Summary of a GAO Conference:
Helping California Youths with Disabilities Transition to Work or Postsecondary Education
GAO-06-759SP: Published: Jun 20, 2006. Publicly Released: Jun 20, 2006.
The federal government plays a significant role in supporting youths with disabilities, many of whom research has shown are less likely than other students to successfully transition from high school to postsecondary education or employment. Federal programs make considerable investments in providing transition services for youths with disabilities, often through state and local agencies. GAO has previously reported problems in how these programs support transition, such as difficulties youths with disabilities may experience in accessing services. To better understand how federal programs interact at the state and local levels to support transitioning youths with disabilities, on November 15, 2005, GAO convened a conference of professionals and state and local program experts who are directly involved with transitioning youths with disabilities in California. While the perspectives offered were limited to one state's experience, California has wide variation in population, industry, disability rates, and employment rates among its counties, and thus may offer lessons to other states about the challenges and successes in serving transitioning youths. This report summarizes the views of panelists on challenges they experienced serving this population during critical transition years, and identifies several practices that they believe are helping to address those challenges in California.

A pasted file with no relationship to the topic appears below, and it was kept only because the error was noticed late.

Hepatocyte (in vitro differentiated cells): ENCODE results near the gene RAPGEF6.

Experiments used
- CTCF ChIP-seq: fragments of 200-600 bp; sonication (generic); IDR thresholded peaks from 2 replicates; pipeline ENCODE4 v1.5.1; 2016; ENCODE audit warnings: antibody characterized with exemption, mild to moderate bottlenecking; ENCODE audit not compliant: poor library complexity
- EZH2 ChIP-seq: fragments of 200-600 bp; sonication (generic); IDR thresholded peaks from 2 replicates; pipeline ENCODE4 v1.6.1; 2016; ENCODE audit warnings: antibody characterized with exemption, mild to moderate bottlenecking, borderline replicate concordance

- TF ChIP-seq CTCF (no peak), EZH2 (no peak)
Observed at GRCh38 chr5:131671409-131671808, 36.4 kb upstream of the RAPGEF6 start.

Panelists offered a variety of perspectives on the challenges they faced serving youths with disabilities making the transition from high school to postsecondary education or employment. Participants reached general agreement in two broad areas. Panelists generally agreed youths with disabilities in California do not receive sufficient training in vocational preparation, life skills, and transition planning. While acknowledging the recent emphasis on learning academic skills and its importance for all youths with disabilities, panelists noted that for those who will not pursue postsecondary education, there are too few vocational programs in high school and inadequate time during school to study vocational and life skills. They suggested many ways to address these challenges, including beginning transition planning at a younger age, creating internship programs during high school, and bringing in mentors from the working world. Panelists generally agreed that limited coordination among programs and differences in program structure prevented the seamless provision of services. For example, several panelists noted that students are generally not able to retain school-provided assistive technology equipment that could help them with postsecondary school or employment, and often need to reacquire such technology through the support of another service provider after they graduate. Panelists also cited specific differences in the structure of programs--such as the use of different definitions of learning disabilities between high schools and community colleges--that they thought hindered the seamless provision of services. Panelists suggested ideas for improving coordination among programs, including designating days outside of the classroom for teachers to coordinate with other programs and adopting common assessment materials and, where feasible, common definitions of disability. Panelists also shared examples of programs currently available to a limited number of youths in California that had the potential to address some of the challenges they identified. For example, some programs provide work experience and career counseling. Other programs provide a case manager to work with students throughout their transition and help coordinate their services. Panelists suggested that expanding and replicating these practices could improve the transition outcomes of youths with disabilities.